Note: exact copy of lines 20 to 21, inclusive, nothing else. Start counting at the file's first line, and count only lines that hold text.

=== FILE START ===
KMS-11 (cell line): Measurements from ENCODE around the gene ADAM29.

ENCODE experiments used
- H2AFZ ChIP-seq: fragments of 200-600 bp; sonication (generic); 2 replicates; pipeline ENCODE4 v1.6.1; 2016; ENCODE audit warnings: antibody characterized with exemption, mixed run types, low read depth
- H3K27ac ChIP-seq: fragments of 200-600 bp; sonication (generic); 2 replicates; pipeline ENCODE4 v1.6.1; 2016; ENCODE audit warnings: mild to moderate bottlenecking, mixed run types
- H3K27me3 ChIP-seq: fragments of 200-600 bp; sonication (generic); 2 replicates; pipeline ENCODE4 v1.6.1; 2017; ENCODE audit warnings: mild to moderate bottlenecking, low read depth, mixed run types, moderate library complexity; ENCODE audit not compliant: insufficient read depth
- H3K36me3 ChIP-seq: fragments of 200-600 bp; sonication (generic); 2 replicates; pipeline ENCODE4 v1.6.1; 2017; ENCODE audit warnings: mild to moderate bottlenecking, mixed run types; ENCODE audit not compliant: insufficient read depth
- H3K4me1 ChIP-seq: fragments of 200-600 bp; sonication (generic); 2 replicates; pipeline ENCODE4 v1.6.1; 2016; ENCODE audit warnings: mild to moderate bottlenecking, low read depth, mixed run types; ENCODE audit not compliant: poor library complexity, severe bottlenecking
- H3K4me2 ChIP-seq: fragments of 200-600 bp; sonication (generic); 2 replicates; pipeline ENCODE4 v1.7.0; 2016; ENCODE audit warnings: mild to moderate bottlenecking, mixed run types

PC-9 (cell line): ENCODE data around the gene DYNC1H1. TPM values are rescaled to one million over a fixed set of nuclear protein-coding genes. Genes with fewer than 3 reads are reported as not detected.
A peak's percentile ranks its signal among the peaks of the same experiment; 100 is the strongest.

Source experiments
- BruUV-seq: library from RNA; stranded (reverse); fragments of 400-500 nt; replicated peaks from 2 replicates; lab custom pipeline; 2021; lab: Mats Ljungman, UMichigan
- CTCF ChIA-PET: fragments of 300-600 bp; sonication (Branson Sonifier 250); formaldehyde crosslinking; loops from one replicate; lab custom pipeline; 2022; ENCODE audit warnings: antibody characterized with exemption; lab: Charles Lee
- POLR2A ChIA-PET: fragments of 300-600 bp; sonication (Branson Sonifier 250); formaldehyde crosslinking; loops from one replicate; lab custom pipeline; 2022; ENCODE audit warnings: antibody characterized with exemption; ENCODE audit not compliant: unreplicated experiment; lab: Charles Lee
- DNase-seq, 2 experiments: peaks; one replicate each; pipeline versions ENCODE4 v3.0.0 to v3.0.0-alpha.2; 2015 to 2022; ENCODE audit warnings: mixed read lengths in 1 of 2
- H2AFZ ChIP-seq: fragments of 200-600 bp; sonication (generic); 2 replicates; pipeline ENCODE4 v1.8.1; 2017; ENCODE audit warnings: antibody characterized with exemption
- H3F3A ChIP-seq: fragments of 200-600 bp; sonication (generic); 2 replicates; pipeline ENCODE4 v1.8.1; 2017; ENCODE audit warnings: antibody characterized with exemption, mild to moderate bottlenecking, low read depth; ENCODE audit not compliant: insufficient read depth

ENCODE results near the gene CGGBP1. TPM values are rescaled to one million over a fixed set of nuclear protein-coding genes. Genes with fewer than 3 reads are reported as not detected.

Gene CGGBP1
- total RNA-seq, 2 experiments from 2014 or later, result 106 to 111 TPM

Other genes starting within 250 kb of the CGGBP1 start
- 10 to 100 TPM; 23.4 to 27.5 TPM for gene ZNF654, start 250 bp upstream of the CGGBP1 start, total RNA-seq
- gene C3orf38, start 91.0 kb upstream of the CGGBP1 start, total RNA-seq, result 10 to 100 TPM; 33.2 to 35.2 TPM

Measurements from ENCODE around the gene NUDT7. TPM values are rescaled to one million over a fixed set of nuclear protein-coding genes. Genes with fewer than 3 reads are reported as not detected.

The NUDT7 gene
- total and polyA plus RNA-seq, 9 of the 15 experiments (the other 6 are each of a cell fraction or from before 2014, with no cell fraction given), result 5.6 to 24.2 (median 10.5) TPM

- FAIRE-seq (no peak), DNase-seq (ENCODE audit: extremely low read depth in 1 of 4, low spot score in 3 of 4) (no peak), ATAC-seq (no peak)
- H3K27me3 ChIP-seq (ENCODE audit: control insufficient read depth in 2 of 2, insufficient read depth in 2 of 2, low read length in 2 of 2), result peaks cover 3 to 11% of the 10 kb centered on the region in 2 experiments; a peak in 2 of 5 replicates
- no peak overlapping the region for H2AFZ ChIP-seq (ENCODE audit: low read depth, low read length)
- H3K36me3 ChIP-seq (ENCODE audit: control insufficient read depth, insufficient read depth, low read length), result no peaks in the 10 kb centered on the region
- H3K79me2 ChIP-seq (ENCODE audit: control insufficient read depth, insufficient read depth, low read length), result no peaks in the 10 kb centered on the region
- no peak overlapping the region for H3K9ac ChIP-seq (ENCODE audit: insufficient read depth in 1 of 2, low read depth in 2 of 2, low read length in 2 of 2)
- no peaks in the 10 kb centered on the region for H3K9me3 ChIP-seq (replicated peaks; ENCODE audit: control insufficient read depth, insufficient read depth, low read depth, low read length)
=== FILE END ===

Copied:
- total RNA-seq, 2 experiments from 2014 or later, result 106 to 111 TPM

Other genes starting within 250 kb of the CGGBP1 start